George Osborne was famous in Westminster when Chancellor for laying large ‘elephant traps’ for Labour using Treasury policy. He was also famous for telling everyone all about how the trap worked and where it was, before falling into it himself.
When Philip Hammond came into the Treasury, it was largely accepted that the days of silly elephant traps were over. But this week the new Chancellor ended up locating one of the last of the Osborne elephant traps which had been lying dormant in the political jungle – and he located it by falling straight into it. The ‘tax lock’, which the Tories announced in the 2015 election campaign to put pressure on Labour over sneaky national insurance and other tax rises, ended up trapping the Tories themselves.
In his morning broadcast round, Hammond deployed a very strange argument about his plan to put up NI contributions. It blended an insistence that the Tories were not breaking any promise that they had made with an insistence that when the facts change, so should Treasury policy. ‘Circumstances have changed,’ he argued, adding that no Chancellor can rule out future tax changes. In this instance, both of these arguments cannot be true. And the point about not binding your successor was made by many in 2015 when the Tories protected their tax pledge.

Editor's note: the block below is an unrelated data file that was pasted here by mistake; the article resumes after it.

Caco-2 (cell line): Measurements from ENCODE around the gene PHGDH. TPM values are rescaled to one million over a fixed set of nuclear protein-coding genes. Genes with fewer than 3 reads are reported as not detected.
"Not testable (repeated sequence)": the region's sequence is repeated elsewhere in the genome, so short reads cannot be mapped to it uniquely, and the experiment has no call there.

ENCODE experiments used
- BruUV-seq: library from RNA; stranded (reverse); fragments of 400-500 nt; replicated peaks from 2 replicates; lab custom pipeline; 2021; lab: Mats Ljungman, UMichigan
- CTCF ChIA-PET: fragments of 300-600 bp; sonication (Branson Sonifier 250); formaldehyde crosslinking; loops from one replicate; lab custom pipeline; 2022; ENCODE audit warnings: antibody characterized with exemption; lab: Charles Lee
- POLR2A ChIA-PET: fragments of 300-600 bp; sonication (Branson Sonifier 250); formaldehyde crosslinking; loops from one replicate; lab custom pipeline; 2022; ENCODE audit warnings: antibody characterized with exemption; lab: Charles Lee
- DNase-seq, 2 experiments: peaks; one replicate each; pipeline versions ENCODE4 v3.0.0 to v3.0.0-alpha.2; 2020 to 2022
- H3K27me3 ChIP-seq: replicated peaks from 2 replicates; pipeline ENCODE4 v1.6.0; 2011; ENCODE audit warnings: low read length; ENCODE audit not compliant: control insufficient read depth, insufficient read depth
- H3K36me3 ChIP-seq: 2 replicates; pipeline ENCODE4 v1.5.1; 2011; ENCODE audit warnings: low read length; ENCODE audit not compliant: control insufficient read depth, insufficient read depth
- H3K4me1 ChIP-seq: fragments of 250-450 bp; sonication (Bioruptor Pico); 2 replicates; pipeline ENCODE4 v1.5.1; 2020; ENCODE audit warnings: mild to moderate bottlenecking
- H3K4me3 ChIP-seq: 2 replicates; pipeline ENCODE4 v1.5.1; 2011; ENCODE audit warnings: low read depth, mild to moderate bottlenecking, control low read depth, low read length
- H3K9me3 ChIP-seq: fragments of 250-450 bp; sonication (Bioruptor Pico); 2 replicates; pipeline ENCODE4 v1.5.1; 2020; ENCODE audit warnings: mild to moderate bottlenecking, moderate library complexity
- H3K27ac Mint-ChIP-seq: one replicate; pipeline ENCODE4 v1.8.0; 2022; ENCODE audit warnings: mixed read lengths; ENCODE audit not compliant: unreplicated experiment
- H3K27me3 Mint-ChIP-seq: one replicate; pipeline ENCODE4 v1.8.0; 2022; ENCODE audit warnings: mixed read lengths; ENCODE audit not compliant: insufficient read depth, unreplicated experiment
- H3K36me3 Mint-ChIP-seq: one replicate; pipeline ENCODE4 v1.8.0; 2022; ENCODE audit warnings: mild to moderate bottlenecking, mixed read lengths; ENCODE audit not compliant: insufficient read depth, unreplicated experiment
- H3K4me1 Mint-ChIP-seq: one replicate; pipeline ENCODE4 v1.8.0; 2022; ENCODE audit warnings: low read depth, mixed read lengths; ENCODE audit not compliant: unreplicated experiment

Even though the Budget yesterday included measures to stop consumers being ripped off by ludicrous small print, it turns out that Hammond was relying pretty heavily on the small print of the tax lock pledge. He told the Today programme that the legislation made clear the specific groups that it related to – i.e. not the self-employed workers being clobbered today. Small print that is unlikely to save him from a damaging revolt on the Tory benches.